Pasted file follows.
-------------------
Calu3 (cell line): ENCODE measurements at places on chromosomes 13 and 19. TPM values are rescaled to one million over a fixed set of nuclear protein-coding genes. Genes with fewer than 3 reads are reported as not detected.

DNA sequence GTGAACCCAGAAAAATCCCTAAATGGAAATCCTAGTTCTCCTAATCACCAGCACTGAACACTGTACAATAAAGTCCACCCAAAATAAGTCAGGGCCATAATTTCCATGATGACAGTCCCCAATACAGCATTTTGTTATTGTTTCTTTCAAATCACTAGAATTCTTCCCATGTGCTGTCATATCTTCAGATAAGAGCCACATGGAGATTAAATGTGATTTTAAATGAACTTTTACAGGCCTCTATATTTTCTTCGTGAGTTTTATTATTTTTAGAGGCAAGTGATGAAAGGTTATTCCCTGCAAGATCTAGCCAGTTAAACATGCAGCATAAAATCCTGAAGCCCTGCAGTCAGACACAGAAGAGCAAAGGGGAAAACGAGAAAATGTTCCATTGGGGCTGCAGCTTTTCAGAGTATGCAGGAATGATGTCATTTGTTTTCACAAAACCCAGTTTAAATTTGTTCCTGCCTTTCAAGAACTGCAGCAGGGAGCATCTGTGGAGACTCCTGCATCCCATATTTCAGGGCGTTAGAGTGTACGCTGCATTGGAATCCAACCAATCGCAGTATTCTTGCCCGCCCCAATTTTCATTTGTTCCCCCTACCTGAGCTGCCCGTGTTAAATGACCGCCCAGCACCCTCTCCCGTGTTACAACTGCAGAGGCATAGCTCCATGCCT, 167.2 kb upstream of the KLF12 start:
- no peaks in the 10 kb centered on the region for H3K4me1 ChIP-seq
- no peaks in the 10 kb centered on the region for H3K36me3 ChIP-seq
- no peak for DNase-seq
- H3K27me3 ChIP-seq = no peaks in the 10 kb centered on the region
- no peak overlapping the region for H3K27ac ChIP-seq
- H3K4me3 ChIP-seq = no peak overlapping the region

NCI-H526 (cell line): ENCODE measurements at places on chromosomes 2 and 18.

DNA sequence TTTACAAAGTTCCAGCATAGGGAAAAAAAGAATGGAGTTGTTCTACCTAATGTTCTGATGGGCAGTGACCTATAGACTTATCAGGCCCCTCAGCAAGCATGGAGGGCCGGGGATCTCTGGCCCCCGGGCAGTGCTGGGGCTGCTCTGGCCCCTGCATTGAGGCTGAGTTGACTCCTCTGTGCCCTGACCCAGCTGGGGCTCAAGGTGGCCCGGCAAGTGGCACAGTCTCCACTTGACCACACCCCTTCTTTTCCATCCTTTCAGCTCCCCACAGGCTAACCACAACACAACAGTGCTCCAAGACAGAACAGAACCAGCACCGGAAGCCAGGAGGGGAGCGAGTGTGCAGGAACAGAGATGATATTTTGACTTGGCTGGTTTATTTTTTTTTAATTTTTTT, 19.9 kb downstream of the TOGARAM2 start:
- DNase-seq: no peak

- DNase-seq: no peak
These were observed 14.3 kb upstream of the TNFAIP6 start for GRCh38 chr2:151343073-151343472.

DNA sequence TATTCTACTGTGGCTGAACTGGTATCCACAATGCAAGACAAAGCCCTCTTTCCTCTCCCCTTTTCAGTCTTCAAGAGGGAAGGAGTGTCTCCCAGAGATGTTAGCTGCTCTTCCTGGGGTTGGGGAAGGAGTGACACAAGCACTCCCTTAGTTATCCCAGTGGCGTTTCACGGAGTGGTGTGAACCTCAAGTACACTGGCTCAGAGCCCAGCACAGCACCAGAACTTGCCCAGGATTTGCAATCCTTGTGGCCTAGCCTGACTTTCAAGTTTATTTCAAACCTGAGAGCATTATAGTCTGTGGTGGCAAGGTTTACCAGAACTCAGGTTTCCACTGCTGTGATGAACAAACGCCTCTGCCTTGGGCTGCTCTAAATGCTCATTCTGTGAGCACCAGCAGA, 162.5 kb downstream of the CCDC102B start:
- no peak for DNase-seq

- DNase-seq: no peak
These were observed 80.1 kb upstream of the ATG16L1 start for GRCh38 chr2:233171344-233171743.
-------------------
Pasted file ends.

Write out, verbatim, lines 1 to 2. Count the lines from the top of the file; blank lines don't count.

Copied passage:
Calu3 (cell line): ENCODE measurements at places on chromosomes 13 and 19. TPM values are rescaled to one million over a fixed set of nuclear protein-coding genes. Genes with fewer than 3 reads are reported as not detected.

DNA sequence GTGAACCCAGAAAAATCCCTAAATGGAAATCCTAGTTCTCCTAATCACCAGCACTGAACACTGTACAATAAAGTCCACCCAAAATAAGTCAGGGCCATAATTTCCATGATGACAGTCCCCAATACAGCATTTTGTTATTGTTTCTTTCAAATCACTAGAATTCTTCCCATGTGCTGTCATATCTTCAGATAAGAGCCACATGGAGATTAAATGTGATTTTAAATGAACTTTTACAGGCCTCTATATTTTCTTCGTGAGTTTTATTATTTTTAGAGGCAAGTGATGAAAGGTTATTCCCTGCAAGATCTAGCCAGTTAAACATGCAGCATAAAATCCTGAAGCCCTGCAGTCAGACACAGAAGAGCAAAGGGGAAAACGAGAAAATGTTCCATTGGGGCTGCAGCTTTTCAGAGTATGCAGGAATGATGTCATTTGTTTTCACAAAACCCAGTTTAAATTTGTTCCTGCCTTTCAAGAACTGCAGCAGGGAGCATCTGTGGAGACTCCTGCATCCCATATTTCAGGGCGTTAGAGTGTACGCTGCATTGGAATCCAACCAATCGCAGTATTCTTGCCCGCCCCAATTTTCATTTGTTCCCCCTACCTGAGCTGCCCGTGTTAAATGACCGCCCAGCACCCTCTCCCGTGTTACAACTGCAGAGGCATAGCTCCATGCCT, 167.2 kb upstream of the KLF12 start: